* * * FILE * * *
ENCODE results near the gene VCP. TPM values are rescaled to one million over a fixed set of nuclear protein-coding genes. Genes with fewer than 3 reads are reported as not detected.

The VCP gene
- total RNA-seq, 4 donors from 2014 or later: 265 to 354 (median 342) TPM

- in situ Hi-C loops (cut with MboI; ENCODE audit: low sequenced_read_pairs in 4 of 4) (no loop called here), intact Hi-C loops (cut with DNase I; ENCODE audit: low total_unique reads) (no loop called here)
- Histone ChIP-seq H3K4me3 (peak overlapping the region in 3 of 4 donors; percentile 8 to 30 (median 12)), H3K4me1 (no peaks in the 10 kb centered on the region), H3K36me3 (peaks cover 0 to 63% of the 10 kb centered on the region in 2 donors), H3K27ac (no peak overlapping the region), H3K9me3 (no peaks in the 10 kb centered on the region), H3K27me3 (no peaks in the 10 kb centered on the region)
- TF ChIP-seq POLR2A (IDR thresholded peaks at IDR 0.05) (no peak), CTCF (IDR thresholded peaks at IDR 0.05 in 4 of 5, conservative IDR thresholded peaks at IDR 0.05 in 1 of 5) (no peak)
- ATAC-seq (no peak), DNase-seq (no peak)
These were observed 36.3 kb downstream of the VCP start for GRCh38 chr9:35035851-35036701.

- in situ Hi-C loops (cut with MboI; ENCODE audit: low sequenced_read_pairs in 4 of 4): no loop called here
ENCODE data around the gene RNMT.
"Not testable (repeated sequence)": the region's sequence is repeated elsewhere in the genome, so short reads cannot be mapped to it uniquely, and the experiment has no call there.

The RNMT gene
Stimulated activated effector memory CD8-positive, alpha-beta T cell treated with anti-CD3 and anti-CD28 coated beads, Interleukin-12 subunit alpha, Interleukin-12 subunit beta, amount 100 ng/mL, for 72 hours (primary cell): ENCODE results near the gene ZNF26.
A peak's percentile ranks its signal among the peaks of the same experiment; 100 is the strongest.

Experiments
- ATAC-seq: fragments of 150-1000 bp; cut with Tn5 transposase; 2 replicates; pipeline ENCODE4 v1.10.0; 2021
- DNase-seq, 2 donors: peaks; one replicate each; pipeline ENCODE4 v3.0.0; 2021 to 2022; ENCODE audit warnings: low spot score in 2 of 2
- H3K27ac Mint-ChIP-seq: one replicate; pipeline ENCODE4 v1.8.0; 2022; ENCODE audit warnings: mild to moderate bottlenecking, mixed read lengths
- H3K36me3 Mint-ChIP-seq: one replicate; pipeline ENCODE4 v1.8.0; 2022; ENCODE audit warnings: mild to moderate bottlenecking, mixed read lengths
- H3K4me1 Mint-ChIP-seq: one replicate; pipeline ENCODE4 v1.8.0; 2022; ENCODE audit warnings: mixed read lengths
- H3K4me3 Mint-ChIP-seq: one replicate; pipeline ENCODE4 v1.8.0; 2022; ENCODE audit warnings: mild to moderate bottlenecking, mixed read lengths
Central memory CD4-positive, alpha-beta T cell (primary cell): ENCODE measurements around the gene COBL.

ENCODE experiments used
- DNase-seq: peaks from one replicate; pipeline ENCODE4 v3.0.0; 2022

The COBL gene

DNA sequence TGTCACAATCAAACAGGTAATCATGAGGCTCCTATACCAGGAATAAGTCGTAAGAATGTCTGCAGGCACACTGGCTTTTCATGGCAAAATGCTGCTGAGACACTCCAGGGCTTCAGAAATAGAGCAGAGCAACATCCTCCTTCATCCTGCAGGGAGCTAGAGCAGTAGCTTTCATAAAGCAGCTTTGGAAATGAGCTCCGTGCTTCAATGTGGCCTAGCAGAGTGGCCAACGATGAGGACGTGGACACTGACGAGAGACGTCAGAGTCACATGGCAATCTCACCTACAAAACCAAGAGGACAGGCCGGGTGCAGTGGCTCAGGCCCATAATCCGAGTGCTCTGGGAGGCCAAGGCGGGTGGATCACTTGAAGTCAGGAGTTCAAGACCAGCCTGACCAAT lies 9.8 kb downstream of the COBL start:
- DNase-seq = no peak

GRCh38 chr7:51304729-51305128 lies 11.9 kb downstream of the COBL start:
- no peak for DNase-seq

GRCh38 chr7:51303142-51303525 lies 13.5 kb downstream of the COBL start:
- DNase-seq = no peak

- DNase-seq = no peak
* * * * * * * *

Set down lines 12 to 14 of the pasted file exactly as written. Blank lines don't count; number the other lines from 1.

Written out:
The RNMT gene
Stimulated activated effector memory CD8-positive, alpha-beta T cell treated with anti-CD3 and anti-CD28 coated beads, Interleukin-12 subunit alpha, Interleukin-12 subunit beta, amount 100 ng/mL, for 72 hours (primary cell): ENCODE results near the gene ZNF26.
A peak's percentile ranks its signal among the peaks of the same experiment; 100 is the strongest.